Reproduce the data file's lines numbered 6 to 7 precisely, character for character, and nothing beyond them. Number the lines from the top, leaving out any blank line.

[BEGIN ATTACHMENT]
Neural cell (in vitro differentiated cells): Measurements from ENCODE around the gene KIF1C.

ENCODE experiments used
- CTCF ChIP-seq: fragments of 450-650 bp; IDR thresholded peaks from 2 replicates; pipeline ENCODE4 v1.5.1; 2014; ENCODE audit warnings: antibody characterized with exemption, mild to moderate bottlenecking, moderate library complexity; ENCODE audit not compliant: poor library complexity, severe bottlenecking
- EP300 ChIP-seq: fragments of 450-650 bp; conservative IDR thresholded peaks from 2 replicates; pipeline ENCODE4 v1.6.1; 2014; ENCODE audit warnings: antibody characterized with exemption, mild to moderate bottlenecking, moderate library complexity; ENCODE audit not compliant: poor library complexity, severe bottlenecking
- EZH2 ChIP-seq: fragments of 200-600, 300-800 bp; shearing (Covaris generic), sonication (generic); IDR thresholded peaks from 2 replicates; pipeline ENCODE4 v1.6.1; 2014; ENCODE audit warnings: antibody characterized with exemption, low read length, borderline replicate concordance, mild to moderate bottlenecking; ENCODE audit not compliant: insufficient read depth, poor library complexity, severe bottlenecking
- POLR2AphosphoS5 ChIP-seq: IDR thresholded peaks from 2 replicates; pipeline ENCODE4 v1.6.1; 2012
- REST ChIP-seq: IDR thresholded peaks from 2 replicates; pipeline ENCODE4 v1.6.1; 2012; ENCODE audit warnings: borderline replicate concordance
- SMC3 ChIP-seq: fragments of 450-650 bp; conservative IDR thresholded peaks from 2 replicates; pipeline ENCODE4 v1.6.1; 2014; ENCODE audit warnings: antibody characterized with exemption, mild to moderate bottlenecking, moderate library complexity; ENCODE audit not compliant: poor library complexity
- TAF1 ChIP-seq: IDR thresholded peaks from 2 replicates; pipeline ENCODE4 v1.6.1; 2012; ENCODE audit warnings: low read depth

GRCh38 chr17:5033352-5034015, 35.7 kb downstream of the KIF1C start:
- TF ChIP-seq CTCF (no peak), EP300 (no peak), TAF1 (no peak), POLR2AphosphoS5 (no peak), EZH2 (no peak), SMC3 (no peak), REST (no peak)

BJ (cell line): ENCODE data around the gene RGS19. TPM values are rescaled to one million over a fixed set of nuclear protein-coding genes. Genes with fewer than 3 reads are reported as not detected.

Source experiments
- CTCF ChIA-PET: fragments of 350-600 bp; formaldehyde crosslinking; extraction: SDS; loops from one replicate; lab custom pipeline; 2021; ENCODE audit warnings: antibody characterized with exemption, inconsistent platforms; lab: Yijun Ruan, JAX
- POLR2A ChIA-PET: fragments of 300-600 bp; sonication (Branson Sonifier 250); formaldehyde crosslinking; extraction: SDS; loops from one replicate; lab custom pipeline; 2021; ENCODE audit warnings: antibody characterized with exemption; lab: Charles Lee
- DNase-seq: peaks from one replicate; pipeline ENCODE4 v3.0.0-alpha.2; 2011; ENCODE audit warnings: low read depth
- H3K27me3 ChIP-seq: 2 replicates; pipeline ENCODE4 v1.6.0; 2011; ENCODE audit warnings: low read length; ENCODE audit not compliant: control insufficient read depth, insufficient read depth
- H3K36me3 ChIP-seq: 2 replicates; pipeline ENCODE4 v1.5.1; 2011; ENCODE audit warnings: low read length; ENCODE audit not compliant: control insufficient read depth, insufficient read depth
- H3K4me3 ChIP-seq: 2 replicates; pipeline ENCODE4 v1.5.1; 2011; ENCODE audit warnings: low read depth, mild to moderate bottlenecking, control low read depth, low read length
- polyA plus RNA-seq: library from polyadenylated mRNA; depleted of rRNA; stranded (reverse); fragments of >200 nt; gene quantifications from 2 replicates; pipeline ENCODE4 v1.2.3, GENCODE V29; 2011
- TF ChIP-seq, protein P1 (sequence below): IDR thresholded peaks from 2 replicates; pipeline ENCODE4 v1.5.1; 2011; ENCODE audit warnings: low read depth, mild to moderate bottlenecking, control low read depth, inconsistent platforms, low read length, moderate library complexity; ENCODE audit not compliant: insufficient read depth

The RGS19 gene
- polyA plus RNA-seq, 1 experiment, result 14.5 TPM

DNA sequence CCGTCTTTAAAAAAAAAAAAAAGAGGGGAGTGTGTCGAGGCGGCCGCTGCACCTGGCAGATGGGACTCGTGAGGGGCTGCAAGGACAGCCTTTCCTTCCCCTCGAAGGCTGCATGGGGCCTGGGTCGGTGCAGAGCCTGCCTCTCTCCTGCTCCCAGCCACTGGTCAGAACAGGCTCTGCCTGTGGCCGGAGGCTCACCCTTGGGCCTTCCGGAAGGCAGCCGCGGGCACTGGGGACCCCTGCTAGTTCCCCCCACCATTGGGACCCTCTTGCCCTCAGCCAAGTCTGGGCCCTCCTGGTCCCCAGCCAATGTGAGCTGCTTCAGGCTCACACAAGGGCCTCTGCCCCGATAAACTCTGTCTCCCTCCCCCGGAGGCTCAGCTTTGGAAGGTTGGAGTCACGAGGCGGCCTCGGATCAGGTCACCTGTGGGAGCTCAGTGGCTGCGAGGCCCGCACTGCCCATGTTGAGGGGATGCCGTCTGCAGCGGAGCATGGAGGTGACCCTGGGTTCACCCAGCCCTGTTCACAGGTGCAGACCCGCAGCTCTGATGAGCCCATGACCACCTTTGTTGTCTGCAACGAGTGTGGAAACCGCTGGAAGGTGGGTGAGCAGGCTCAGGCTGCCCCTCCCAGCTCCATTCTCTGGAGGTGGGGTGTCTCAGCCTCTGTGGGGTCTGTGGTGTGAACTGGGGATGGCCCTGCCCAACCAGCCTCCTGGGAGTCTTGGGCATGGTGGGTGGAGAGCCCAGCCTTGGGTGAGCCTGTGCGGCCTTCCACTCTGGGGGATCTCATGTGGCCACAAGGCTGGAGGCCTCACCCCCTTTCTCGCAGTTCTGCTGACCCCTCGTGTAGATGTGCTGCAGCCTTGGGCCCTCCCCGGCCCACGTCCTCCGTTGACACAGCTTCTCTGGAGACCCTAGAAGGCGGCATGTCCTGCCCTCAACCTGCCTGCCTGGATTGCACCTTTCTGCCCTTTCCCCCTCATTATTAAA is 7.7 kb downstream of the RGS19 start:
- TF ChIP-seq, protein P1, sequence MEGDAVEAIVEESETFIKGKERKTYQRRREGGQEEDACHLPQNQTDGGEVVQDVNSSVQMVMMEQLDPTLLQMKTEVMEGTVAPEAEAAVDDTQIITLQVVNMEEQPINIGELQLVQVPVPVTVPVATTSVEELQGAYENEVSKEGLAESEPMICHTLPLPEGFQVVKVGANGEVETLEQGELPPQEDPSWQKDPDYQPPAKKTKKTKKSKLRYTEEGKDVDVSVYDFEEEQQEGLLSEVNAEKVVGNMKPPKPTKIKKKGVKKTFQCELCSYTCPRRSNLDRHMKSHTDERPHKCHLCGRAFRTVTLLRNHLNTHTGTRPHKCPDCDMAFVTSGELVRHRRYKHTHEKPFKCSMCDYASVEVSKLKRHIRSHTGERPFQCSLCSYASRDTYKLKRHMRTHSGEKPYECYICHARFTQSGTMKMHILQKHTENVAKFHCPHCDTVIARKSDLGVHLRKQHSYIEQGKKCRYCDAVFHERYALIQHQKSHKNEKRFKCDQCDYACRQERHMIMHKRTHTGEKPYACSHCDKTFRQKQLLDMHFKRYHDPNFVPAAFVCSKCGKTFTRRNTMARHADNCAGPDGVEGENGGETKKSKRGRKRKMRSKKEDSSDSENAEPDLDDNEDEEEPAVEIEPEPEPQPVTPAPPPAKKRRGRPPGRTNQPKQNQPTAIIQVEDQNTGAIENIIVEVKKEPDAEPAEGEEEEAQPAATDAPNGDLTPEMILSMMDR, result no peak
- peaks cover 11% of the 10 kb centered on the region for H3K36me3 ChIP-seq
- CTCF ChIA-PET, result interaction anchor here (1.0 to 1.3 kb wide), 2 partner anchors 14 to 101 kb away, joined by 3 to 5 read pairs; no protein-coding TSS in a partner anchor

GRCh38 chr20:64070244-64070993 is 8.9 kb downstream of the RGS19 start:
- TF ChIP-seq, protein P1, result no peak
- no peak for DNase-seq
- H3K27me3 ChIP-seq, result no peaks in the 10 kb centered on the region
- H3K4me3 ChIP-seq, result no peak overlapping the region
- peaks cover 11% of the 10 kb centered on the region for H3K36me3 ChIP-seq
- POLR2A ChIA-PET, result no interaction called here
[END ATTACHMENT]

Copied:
- POLR2AphosphoS5 ChIP-seq: IDR thresholded peaks from 2 replicates; pipeline ENCODE4 v1.6.1; 2012
- REST ChIP-seq: IDR thresholded peaks from 2 replicates; pipeline ENCODE4 v1.6.1; 2012; ENCODE audit warnings: borderline replicate concordance